FAO: 4.9 mn Hondurans suffer from food insecurity
Tegucigalpa, Mar 9 (EFE).- Some 4.9 million people suffer from “food insecurity” in Honduras, where 1.5 million are undernourished and thousands more don’t have the means to ensure themselves a healthy diet and thus encounter serious health problems, the United Nations Food and Agriculture Organization (FAO) warned on Thursday.
“Some 4.9 million people suffer slight to moderate food insecurity” in Honduras after “sacrificing the quality or quantity of food that they consume in the home,” the FAO representatives in Tegucigalpa, Fatima Espinal, told EFE in an interview.
To the consequences resulting from the Covid-19 pandemic in Honduras, which affected the food supply chains, must now be added the effects of the war in Ukraine and the climate crisis, all of which have increased the price of fertilizers and food and have had inevitable negative effects on food security, she said.
“You have to view Honduras in the context of what’s happening in the world,” Espinal emphasized.
She said that Honduras is one of the world’s “most vulnerable” countries with regard to climate change and in recent years it has been experiencing periods of extreme drought and more intense rainfall, which causes flooding.
According to the 2022 FAO report on the state of food security and nutrition, 1.5 million Hondurans, or 15.3 percent of the population, are undernourished, meaning that they cannot get enough good to satisfy their minimum food energy needs.
Espinal said that the people with fewer resources don’t have access to a healthy diet and so they opt to buy less nutritious foods, which puts their health at risk due to gaining excess weight or not getting enough micronutrients.
Honduras “is not a rich country, it’s a country with poor people” where “more than 70 percent” of the people live in poverty and more than 50 percent in extreme poverty, making it “less possible to access a healthy diet,” she said.
One in every seven Honduran children, she added, “suffers from malnutrition,” and so the country must promote a “health diet and also mechanisms that can help the children’s nutritional status to recover quickly.”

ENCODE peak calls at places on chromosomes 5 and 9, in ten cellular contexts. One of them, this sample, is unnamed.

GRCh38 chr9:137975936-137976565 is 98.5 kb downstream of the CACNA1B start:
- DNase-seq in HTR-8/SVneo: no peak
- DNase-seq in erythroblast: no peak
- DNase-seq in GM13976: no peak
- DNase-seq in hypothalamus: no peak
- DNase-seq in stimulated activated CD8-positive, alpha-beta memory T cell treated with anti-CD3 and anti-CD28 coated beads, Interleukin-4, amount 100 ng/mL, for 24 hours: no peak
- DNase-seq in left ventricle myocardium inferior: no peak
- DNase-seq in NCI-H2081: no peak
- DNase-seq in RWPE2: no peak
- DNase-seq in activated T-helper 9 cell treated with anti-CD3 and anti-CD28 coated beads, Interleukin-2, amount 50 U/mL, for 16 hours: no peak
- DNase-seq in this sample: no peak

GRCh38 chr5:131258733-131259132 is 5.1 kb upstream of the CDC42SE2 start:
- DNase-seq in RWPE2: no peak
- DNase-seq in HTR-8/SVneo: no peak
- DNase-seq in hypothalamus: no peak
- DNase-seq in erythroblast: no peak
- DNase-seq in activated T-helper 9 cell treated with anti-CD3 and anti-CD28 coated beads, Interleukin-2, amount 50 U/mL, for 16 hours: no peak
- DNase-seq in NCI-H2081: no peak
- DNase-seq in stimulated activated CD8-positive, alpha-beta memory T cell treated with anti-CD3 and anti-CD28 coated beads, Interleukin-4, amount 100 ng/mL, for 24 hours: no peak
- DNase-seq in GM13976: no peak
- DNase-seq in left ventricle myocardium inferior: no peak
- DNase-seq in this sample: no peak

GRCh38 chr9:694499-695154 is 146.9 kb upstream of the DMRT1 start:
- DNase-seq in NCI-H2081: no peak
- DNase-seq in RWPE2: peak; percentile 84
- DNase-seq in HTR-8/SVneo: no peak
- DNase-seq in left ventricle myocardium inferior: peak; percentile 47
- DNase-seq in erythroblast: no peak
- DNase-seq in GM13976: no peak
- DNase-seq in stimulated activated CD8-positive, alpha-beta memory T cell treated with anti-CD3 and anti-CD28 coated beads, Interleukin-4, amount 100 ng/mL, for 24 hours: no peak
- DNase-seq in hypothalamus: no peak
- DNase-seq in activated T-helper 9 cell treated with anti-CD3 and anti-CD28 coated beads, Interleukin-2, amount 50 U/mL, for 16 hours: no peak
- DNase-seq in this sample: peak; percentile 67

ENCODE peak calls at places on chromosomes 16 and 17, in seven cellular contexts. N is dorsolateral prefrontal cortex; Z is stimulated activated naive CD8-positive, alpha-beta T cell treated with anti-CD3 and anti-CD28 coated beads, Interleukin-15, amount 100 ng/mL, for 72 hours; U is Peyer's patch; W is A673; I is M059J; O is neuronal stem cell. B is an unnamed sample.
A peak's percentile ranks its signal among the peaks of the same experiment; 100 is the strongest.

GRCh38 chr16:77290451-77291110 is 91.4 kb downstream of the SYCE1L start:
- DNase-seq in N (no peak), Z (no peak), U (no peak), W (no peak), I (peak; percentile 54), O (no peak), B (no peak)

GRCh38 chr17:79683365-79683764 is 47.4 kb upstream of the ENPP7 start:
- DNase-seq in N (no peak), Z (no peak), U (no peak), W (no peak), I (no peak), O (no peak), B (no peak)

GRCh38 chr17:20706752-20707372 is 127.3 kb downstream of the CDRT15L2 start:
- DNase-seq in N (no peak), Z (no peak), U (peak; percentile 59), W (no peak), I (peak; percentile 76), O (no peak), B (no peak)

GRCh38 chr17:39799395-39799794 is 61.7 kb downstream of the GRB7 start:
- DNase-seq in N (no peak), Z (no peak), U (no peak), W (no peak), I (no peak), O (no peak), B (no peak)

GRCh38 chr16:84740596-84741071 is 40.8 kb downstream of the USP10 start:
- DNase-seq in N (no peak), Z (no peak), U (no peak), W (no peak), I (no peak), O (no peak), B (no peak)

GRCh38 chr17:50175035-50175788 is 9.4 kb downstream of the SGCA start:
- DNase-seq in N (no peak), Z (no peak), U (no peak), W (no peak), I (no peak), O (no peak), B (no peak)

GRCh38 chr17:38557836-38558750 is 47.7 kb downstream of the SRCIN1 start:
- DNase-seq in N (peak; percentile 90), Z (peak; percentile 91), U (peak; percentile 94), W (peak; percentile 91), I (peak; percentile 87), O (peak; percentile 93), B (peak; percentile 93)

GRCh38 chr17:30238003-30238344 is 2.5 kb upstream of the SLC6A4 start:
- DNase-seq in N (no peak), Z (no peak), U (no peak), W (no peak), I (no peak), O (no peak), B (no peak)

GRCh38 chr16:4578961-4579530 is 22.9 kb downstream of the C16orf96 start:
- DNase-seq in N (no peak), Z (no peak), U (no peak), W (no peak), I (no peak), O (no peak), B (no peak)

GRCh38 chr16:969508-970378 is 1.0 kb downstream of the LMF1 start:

The FAO official urged Honduran authorities to push “food and nutritional education,” adding that public school meal programs are an ideal strategy for attending to malnourished kids.
The organization supports the promotion of school gardens in Honduras as a teaching tool to incentivize kids to consume nutritious vegetables and fruits.
In Espinal’s opinion, family agriculture is an “ideal means” for dealing with Honduras’ food crisis and “avoiding the shocks that the poorest suffer” in the rural areas, where the greatest poverty levels are registered.
“We have to look at and incentivize specific or differentiated policies for family agriculture so that gradually farming families can transition from subsistence … to the generation of greater income and more solid and resilient ways of life,” she said.
In addition, Espinal emphasized the need for cooperation among countries to push for food and nutritional security, recalling that at the 7th Summit of the Community of Latin American and Caribbean States, held in January, the nations agreed to return to the SEN-CELAC plan, proposed in 2015, to eradicate hunger and ensure food and nutritional security.
She said that it is important to promote “climate-friendly production that respects natural resources and uses technological innovations that do not degrade natural resources.”
Espinal added that those measures range from reducing the use of pesticides, making rational use of water and using more disease-resistant seeds or ones that require less water, thus preserving hydrographic basins.
Honduras must also reduce inequalities in rural areas by investing in the agricultural sector, innovation and technology development.